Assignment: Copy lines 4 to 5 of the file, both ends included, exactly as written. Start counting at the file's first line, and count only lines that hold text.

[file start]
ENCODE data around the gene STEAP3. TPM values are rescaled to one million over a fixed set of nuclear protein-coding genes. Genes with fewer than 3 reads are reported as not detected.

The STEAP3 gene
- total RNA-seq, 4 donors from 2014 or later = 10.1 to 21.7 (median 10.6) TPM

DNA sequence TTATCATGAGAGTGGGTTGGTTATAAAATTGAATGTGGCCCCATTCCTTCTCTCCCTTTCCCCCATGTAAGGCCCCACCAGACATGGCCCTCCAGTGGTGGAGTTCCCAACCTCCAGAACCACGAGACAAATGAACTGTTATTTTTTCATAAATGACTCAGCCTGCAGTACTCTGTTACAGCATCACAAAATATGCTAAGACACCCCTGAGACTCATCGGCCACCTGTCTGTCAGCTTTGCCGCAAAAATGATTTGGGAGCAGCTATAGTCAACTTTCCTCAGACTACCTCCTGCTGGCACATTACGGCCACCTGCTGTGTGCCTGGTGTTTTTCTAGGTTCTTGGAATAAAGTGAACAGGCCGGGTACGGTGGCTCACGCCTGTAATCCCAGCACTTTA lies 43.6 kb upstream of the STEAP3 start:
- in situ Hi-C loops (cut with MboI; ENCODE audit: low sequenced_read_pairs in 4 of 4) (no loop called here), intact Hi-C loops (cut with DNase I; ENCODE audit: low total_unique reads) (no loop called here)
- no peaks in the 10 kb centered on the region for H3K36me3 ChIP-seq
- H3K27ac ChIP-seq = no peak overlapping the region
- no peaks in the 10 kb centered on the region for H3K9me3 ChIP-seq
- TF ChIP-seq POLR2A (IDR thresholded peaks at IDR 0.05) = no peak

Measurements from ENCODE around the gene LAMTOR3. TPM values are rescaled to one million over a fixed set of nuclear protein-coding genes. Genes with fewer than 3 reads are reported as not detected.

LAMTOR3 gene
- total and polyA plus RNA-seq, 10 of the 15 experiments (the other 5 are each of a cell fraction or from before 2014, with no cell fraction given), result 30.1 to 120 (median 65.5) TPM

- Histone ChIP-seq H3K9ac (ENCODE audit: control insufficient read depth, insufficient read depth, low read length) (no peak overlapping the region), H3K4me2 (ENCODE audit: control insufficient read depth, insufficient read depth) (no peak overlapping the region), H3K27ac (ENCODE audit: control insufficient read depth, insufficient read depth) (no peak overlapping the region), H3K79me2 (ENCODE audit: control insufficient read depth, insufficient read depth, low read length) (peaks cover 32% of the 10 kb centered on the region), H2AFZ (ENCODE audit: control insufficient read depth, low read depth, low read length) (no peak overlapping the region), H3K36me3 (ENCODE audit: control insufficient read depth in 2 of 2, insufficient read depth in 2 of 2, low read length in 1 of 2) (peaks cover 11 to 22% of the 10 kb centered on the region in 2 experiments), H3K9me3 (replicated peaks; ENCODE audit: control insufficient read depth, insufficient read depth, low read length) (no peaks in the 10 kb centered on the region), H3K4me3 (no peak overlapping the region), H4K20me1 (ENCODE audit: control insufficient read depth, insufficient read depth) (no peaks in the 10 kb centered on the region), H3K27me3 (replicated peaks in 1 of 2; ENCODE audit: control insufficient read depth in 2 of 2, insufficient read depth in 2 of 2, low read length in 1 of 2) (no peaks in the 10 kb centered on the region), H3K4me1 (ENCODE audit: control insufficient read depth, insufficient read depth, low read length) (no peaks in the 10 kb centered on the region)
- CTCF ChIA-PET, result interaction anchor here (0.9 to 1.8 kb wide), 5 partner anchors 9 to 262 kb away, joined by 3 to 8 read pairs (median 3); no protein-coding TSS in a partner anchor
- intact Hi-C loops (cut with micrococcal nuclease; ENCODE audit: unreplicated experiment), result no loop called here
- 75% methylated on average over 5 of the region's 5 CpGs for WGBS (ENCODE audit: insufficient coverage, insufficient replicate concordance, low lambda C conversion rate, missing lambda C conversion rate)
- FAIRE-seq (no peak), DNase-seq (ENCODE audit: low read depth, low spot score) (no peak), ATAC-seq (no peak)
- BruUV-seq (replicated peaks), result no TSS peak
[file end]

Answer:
DNA sequence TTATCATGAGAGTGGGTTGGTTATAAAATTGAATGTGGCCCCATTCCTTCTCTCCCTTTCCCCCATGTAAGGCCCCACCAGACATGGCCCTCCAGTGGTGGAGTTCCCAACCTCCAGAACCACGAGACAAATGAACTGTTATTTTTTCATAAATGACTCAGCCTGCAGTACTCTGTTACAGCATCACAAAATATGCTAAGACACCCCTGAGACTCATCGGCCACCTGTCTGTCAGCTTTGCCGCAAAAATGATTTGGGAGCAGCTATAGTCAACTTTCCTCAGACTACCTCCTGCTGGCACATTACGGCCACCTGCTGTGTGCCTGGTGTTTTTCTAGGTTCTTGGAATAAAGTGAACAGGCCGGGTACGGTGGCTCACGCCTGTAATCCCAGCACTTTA lies 43.6 kb upstream of the STEAP3 start:
- in situ Hi-C loops (cut with MboI; ENCODE audit: low sequenced_read_pairs in 4 of 4) (no loop called here), intact Hi-C loops (cut with DNase I; ENCODE audit: low total_unique reads) (no loop called here)